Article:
Why does the world look at an aircraft carrier as a barometer for Gulf tensions?

By: Jon Gambrell,

DUBAI, United Arab Emirates — Ordered by the White House to the Persian Gulf, the aircraft carrier Abraham Lincoln has become a 100,000-ton barometer of the tensions between Iran and the U.S.

So far, Lincoln and its accompanying ships have yet to enter the gulf through the Strait of Hormuz. It has been filmed by the U.S. Navy on Friday carrying out exercises with other American warships in the Arabian Sea, which is over 1,000 kilometers (620 miles) away.

While U.S. military officials aren’t publicly explaining the delay, it may be to calm nerves before the ships pass through the strait, a narrow waterway where Iran often shadows American vessels.

In December, about 30 Iranian Revolutionary Guard vessels trailed the aircraft carrier John C. Stennis and its strike group through the strait as Associated Press journalists on board watched. One small vessel launched what appeared to be a commercial-grade drone to film the U.S. ships.

Other transits have seen the Iranians fire rockets away from American warships or test-fire their machine guns. The Guard’s small fast boats often cut in front of the massive carriers, motoring dangerously close to running into them.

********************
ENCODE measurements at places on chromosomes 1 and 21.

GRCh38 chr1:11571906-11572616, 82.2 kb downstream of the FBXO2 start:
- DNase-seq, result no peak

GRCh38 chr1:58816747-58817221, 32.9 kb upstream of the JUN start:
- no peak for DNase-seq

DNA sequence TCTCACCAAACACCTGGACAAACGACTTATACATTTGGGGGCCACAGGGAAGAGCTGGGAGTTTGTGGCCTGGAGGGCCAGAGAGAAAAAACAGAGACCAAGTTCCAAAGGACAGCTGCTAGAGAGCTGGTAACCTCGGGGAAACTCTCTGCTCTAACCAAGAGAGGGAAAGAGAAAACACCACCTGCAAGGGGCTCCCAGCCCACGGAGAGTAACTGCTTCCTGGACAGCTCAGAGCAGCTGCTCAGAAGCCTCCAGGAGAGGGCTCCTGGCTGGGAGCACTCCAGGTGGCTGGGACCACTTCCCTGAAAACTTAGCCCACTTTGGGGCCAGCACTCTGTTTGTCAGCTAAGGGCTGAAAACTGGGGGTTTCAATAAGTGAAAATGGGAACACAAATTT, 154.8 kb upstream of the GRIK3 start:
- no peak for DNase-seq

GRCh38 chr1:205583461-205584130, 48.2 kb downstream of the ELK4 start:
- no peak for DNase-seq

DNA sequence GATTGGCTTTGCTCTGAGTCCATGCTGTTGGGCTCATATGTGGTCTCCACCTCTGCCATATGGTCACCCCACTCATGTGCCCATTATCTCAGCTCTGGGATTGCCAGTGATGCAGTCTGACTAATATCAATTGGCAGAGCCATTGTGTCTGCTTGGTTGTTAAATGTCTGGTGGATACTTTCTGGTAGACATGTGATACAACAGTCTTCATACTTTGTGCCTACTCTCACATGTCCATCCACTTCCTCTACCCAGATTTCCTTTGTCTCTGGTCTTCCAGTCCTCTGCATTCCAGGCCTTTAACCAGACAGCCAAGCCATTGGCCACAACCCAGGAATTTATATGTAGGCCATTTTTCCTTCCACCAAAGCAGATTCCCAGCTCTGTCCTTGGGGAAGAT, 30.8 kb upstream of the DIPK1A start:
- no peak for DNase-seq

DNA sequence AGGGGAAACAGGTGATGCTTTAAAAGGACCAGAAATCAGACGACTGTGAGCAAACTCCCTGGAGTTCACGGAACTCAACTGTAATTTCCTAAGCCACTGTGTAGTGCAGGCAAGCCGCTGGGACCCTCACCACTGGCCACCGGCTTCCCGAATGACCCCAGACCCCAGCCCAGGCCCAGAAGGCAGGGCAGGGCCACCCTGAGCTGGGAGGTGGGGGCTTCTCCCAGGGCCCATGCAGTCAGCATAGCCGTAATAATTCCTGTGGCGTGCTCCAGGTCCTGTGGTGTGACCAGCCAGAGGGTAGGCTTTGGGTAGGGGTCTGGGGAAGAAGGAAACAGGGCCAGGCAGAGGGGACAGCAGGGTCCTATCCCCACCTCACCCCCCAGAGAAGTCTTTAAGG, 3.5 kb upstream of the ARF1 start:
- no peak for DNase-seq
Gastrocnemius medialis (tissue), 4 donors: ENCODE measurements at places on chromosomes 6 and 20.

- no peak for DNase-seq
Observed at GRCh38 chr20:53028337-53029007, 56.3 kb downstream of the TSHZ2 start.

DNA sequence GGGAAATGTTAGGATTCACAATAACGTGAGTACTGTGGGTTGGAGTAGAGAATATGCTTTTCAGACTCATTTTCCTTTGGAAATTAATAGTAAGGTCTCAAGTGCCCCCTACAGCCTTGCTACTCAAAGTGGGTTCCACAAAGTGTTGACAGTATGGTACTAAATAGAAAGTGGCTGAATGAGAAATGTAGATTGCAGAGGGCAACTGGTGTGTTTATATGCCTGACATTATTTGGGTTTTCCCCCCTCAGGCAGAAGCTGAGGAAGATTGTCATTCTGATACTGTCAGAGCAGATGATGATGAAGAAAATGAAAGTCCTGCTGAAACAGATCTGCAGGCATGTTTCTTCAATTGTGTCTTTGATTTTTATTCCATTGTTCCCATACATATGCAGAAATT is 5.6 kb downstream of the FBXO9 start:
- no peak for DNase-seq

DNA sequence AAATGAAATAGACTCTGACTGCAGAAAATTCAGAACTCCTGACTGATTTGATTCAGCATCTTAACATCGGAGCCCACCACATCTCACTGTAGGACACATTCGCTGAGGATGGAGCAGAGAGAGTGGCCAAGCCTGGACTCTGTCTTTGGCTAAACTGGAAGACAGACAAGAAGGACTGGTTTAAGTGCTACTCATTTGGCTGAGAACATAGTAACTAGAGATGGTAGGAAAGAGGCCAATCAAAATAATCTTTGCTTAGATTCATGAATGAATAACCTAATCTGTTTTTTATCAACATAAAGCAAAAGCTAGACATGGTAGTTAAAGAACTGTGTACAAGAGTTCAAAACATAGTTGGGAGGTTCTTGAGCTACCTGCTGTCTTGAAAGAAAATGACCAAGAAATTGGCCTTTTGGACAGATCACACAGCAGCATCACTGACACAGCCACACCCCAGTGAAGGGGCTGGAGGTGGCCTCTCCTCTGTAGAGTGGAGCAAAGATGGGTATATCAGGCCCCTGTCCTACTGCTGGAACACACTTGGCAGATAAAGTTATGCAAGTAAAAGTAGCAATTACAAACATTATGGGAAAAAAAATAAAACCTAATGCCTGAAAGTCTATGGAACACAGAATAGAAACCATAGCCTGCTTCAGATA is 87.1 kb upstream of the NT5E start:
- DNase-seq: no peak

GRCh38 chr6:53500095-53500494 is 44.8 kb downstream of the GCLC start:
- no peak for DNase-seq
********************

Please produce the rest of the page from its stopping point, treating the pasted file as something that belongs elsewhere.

The Guard has perfected so-called “swarm attacks” on carriers, with bomb-carrying drones and sea-to-sea and surface-to-sea missiles in its arsenal.

Iran has increasingly threatened to close the strait if it is unable to sell its own crude oil to the global market as a result of the U.S. pressure campaign following Washington’s withdrawal a year ago from the 2015 nuclear deal between Tehran and world powers.

Any transit through the strait also carries the risk of a catastrophic mistake by either side spinning out of control. In 1988, a U.S. warship accidentally shot down an Iranian commercial airliner, killing all 290 on board.

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